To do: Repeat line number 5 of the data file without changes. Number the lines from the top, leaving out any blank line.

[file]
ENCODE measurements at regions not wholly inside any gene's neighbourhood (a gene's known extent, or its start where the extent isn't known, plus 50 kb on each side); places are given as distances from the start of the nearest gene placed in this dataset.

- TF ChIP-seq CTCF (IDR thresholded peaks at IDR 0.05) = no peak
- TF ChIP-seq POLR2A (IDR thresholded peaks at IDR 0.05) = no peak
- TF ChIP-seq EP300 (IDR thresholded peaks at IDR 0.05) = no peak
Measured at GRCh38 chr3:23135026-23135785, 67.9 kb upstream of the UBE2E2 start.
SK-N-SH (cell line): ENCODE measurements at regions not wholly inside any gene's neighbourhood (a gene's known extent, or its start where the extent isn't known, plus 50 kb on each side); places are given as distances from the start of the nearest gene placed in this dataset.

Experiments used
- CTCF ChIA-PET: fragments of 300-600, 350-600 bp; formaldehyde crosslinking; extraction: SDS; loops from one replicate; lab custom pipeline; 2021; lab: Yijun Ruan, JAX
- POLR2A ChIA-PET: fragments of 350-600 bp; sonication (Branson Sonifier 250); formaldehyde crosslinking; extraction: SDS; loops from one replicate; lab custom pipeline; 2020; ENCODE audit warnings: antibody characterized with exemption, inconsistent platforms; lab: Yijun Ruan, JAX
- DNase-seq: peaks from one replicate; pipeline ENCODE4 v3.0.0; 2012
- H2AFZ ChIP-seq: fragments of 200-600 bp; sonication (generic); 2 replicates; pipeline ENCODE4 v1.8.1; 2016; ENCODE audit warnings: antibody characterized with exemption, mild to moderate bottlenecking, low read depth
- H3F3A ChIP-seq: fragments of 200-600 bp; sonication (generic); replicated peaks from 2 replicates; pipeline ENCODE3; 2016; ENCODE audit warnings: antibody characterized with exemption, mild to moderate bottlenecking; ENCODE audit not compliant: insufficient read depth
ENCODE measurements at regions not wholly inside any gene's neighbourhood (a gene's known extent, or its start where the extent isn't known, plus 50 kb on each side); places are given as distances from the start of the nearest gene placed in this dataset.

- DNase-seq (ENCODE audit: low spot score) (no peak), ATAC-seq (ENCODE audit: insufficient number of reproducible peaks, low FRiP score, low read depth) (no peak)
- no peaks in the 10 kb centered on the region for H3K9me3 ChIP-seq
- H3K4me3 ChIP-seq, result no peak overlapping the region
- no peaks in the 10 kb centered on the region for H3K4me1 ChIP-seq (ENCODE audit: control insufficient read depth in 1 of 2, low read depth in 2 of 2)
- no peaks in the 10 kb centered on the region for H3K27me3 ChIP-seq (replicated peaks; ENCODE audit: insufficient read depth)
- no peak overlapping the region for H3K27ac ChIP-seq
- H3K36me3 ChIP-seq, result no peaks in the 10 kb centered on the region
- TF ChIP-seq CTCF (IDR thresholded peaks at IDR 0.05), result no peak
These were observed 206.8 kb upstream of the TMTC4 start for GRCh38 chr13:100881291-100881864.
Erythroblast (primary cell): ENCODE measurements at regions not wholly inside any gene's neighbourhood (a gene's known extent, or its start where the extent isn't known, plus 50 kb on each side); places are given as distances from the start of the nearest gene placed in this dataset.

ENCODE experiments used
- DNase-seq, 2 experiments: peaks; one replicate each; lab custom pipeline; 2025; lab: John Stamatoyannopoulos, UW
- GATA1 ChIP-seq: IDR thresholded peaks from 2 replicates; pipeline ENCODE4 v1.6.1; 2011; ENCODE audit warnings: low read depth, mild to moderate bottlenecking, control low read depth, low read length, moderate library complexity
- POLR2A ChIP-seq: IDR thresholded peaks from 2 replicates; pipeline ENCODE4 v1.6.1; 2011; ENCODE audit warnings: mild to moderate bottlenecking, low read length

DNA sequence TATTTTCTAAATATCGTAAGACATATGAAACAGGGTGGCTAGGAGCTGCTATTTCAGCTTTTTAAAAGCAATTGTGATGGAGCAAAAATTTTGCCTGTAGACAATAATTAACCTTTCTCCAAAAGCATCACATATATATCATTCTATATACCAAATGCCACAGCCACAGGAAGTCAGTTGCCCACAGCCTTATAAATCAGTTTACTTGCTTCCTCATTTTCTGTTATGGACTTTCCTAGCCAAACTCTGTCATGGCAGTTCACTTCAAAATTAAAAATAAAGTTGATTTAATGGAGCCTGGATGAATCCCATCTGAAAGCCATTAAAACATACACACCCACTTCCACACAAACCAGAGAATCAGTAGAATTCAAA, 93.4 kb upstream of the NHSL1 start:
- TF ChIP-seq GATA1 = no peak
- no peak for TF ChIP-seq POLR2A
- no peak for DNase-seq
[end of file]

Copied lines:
Measured at GRCh38 chr3:23135026-23135785, 67.9 kb upstream of the UBE2E2 start.